Sometimes related to environmental and lifestyle factors, dyspraxia is a condition that affects gross-motor or fine-motor skills. More common in children, the condition sometimes co-exists with other developmental and behavioral disorders, including ADHD (attention-deficit/hyperactivity disorder). There is no cure for dyspraxia, although therapy and adaptions based on abilities may help improve quality of life.
Dyspraxia is often suspected by parents or teachers who observe a child when they become old enough to start school and notice developmental or motor skill issues. A primary care physician will perform an exam and may recommend further testing to check motor and coordination skills or offer a referral to a specialist.
While no specific cause of dyspraxia has been identified, it’s believed to be related to an interruption with how messages are transmitted from the brain to the rest of the body. As a result of this disruption, movements the brain wants to make aren’t executed smoothly.
Symptoms for children include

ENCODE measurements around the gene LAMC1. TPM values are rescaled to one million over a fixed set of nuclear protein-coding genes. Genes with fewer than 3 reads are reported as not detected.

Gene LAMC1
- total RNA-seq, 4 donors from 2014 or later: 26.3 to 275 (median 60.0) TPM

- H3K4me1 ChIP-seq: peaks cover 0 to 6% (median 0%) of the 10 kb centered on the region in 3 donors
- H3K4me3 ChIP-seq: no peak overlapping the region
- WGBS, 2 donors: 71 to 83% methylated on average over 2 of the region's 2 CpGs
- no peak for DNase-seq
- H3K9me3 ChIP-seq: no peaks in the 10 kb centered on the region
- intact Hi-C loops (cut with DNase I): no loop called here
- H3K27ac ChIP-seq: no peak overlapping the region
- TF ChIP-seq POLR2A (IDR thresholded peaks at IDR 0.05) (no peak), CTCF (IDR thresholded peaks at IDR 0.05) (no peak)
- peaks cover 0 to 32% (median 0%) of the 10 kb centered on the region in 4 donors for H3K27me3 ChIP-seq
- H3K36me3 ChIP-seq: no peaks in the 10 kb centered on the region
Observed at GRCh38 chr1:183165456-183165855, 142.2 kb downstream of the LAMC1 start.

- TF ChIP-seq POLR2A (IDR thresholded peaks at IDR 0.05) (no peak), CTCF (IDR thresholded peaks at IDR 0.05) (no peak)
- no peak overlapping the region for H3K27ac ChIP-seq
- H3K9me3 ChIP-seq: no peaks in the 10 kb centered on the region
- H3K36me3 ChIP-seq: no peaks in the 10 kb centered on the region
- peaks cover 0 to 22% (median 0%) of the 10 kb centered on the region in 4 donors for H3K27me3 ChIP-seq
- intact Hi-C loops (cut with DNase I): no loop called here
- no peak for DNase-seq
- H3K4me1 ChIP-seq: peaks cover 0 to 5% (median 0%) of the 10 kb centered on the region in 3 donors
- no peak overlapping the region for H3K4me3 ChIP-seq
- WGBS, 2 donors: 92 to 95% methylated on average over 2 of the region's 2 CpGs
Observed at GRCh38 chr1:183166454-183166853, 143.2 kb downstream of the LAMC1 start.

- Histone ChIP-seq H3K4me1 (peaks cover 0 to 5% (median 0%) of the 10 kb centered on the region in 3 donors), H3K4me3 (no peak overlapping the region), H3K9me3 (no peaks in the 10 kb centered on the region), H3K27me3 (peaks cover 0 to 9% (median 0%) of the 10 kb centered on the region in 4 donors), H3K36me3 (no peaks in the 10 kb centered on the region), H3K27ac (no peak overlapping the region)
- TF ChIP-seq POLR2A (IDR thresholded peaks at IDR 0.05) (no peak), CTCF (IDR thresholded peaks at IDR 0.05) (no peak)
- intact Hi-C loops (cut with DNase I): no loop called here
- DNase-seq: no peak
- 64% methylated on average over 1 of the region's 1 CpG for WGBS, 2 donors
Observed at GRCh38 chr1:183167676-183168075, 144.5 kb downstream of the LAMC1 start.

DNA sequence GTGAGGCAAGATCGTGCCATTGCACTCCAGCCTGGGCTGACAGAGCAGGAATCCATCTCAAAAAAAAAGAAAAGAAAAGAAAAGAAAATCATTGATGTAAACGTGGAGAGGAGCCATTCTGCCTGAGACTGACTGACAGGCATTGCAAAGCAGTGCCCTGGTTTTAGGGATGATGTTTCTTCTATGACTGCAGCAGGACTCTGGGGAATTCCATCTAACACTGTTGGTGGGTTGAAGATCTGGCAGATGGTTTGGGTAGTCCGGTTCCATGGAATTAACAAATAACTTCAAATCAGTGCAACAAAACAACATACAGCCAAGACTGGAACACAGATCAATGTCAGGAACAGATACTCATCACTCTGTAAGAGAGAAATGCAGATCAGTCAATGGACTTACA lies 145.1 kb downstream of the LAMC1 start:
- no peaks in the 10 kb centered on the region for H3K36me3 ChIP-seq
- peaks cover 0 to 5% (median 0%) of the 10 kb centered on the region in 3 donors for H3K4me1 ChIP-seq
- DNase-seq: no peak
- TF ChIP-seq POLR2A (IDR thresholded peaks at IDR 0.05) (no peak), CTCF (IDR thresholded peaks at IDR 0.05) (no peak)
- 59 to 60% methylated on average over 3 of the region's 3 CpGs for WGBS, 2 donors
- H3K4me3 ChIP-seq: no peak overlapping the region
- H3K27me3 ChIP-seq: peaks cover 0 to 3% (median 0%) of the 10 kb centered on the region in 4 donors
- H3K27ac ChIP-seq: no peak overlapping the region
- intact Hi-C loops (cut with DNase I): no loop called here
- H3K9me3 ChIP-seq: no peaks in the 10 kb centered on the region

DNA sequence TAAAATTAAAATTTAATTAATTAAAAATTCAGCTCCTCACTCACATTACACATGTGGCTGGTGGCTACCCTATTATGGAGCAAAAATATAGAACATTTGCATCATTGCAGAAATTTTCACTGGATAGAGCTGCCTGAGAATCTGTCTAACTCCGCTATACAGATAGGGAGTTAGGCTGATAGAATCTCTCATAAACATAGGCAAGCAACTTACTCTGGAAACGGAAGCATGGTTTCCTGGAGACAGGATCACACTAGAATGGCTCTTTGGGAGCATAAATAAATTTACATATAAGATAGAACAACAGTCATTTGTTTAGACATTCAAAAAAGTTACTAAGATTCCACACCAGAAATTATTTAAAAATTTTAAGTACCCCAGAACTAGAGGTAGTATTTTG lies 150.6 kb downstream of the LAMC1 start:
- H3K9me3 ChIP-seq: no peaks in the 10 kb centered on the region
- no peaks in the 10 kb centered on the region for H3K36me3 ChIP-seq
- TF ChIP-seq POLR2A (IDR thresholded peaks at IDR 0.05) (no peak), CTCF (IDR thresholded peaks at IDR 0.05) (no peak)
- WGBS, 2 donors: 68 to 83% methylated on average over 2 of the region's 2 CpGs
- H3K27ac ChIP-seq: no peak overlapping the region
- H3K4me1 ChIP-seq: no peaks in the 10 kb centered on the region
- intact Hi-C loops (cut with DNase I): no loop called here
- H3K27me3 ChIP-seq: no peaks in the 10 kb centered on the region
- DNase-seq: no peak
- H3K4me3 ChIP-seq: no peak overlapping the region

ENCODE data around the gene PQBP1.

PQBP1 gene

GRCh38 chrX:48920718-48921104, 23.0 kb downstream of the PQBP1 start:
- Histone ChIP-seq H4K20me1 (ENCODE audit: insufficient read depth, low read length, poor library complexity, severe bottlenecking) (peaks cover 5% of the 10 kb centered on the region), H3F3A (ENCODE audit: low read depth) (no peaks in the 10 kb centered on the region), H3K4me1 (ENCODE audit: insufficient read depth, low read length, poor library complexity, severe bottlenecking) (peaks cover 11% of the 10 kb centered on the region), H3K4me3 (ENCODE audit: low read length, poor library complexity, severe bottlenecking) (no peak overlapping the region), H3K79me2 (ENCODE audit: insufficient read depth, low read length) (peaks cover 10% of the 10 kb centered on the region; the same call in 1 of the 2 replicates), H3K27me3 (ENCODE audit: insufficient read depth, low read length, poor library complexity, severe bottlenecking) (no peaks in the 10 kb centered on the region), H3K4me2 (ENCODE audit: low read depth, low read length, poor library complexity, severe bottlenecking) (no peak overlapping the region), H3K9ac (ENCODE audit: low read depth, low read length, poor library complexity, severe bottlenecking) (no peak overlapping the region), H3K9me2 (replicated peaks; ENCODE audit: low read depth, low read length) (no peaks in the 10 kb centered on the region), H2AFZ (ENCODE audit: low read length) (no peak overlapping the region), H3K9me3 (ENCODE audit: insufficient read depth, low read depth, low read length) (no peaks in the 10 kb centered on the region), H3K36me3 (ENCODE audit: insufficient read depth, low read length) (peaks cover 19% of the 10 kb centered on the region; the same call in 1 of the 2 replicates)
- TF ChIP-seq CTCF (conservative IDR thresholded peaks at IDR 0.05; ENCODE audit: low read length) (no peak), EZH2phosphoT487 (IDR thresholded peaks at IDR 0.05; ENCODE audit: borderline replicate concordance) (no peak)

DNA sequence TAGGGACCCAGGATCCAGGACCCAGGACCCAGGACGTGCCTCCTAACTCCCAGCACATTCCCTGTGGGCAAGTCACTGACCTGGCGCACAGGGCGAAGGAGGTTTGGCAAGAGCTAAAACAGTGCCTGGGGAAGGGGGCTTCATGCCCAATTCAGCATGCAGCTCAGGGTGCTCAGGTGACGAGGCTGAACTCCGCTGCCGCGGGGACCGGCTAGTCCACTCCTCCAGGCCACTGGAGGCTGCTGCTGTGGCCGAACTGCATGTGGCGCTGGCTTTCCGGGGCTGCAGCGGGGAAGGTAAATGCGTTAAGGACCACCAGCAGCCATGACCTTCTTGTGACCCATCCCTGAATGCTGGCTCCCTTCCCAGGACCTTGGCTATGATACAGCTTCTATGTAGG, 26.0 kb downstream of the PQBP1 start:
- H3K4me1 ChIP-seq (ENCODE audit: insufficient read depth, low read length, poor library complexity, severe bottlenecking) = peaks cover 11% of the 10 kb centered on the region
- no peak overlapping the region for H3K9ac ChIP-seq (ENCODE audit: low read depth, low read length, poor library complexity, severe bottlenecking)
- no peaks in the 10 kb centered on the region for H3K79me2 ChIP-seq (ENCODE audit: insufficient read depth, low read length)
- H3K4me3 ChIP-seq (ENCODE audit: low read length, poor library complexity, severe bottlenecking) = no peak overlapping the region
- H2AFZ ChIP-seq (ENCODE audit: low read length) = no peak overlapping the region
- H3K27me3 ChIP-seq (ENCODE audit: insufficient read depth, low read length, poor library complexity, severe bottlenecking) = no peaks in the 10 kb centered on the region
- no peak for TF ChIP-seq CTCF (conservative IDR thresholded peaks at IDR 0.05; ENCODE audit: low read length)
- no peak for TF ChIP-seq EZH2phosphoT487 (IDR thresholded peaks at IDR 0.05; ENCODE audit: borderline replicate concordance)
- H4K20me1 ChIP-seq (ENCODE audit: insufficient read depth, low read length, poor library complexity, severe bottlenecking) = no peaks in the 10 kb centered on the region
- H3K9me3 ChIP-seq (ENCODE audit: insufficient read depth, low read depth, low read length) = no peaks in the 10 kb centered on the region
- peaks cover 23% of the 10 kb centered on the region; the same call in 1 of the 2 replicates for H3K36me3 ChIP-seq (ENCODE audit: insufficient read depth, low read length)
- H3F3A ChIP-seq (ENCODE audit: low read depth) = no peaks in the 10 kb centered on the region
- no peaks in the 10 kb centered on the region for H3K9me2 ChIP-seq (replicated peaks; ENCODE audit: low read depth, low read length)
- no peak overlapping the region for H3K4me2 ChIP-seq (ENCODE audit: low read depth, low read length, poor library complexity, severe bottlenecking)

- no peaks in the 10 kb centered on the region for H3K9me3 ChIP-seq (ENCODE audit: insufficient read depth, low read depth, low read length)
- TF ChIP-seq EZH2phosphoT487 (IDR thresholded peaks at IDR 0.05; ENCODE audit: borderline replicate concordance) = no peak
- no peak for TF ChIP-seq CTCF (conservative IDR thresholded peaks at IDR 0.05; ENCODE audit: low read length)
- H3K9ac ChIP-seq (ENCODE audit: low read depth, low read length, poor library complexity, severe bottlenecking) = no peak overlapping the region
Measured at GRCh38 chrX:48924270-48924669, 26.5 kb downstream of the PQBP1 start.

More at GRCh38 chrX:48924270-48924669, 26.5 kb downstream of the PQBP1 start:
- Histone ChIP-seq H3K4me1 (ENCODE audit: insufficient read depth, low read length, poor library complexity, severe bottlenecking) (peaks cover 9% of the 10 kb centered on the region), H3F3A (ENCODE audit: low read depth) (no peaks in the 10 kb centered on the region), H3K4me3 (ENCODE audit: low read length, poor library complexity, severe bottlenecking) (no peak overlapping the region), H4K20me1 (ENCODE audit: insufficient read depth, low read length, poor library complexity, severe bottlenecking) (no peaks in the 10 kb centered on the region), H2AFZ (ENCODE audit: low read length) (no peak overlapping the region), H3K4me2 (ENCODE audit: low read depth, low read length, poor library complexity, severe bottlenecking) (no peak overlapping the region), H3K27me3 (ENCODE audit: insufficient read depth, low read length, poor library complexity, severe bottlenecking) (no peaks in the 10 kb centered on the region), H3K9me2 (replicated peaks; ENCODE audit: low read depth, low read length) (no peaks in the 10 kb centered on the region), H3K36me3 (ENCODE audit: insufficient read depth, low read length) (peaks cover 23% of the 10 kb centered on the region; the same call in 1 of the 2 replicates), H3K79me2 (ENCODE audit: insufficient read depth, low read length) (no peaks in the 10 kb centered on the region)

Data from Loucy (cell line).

Symptoms for adolescents and adults include
Children with dyspraxia often need more time to learn certain skills, so offering praise as achievements are made can encourage further learning. Encouraging appropriate physical activities may facilitate motor skill development. Therapeutic measures such as using putty to increase gripping strength, using jigsaw puzzles to improve visual and spatial perception, and encouraging use of a keyboard to make writing easier can also be helpful.
Management of dyspraxia often involves physical and occupational therapies to improve coordination and other issues with motor functioning. Children who have dyspraxia often continue to deal with similar developmental challenges into adulthood. Some individuals with the condition may present symptoms slowly over time, or experience a different set of difficulties with each stage of life.